Gamma Interferon Therapy for Chronic Hepatitis C
This study will test whether gamma interferon is effective in treating chronic hepatitis C infection-a long-lasting viral infection affecting the liver. One-third of patients with hepatitis C infection develop cirrhosis of the liver, which can lead to liver failure or liver cancer. The current treatment for hepatitis C infection is pegylated alpha interferon (peginterferon) plus ribavirin; however, this treatment is successful in only about half of patients. Gamma interferon works similarly to alpha interferon, but through different pathways, and therefore might be helpful in patients who do not respond to alpha interferon.
Patients 18 years of age and older with chronic hepatitis C infection, genotype 1, who did not respond to alpha interferon and ribavirin therapy may be eligible for this study. (Genotype 1 is a strain of hepatitis C virus that has a lower treatment success rate.)
Potential participants will be admitted to the NIH Clinical Center for 2 to 3 days for a medical evaluation to determine eligibility for the study and, if enrolled, to begin gamma interferon therapy. Screening will include a medical history and physical examination, blood and urine tests, and possibly chest X-ray, abdominal ultrasound, and psychiatric evaluation.
Participants will receive injections of gamma interferon under the skin 3 times a week for 4 weeks (a total of 12 injections). They will be randomly assigned to receive either 100 or 200 micrograms of drug per injection. Blood will be drawn just before the first injection and then 6, 12, 24 and 48 hours later to monitor changes in the levels of hepatitis C virus and immune responses to treatment. The amount and rapidity of decrease in virus will be compared with what occurs with alpha interferon treatment to define the relative effectiveness of gamma interferon. (Patients may leave the hospital at any time after the first day, but must return in time for the final blood test.)
Patients will be seen in the clinic each week during treatment to report symptoms and drug side effects and to have blood drawn for routine tests and viral levels. After the 4-week treatment is completed, patients will return for follow-up visits at weeks 6 and 8 for routine blood tests.
|Study Design:||Primary Purpose: Treatment|
|Official Title:||Pilot Studies of Gamma Interferon Therapy for Chronic Hepatitis C|
|Study Start Date:||December 2001|
|Estimated Study Completion Date:||November 2003|
We will treat 20 patients with chronic hepatitis C using gamma interferon 1b in doses of either 100 or 200 mcg thrice weekly for four weeks while monitoring them at regular, timed intervals for hepatitis C virus (HCV) RNA levels and immunological responses to HCV antigens. Patients with chronic hepatitis C will be eligible if they have failed to have responded to a previous course of alpha interferon and ribavirin and have raised serum aminotransferase levels, HCV genotype 1 and HCV RNA in serum in levels greater than 10,000 copies/ml. The 20 patients will include 10 patients who were treated and did not become HCV RNA negative during therapy (Group A: non-responders) and 10 who were treated and became HCV RNA negative during therapy but relapsed thereafter (Group B: relapsers). After a medical evaluation and monitoring for HCV RNA levels, patients will be randomized to receive either 100 or 200 mcg of gamma interferon 1b (provided by InterMune Pharmaceuticals, Inc) subcutaneously three times weekly for 4 weeks. Patients will have blood tested for HCV RNA levels at 0, 6, 12, 18, 24, and 48 hours after the initial injection and then weekly during treatment, followed by 2 and 4 weeks thereafter. T cell responses to HCV antigens will be assessed before treatment, after 4 weeks of therapy and again 4 weeks thereafter. Patients will also be monitored for side effects and changes in routine liver tests and complete blood counts.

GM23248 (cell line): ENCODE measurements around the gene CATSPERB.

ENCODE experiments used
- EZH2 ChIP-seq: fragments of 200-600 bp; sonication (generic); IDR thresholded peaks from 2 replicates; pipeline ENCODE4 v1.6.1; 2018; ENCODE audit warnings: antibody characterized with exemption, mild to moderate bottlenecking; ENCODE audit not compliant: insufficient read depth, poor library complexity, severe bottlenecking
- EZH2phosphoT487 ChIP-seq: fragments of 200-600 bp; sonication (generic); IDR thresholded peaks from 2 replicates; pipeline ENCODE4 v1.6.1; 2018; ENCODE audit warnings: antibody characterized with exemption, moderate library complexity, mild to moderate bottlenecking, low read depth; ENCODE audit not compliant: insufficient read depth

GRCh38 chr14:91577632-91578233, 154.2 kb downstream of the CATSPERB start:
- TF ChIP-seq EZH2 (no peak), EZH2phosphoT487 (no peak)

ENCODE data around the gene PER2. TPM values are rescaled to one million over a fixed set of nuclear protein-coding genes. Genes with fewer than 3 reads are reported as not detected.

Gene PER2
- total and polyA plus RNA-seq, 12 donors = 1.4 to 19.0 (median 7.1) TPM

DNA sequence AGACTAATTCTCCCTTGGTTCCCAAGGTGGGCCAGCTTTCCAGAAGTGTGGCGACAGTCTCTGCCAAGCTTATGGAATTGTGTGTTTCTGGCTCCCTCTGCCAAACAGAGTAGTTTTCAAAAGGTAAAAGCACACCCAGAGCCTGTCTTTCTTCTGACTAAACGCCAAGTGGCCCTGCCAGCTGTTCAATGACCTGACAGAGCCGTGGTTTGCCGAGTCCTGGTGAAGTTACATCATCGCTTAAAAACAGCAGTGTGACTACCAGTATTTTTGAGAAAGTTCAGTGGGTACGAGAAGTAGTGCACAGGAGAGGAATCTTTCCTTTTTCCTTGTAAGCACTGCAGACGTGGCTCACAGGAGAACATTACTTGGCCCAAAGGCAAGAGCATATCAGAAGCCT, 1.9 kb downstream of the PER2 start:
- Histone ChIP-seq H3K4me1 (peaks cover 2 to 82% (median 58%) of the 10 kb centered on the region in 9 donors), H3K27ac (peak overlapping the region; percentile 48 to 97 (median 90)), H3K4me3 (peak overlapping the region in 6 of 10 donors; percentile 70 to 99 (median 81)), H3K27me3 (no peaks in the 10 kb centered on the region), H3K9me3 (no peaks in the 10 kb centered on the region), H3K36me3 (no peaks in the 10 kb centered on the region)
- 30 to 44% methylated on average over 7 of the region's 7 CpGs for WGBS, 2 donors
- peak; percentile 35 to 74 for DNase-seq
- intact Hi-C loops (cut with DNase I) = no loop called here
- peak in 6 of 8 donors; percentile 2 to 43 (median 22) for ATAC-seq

This is a pilot study in a small number of patients which is aimed at assessing whether gamma interferon has antiviral and immunological effects against hepatitis C, whether these effects appear to be dose related, and whether they are similar in timing and degree to those of alpha interferon. Demonstration of an antiviral effect would lead to more extensive trials in larger numbers of patients, treated for longer periods.
Please refer to this study by its ClinicalTrials.gov identifier: NCT00028275
|United States, Maryland|
|National Institute of Diabetes and Digestive and Kidney Diseases (NIDDK)|
|Bethesda, Maryland, United States, 20892|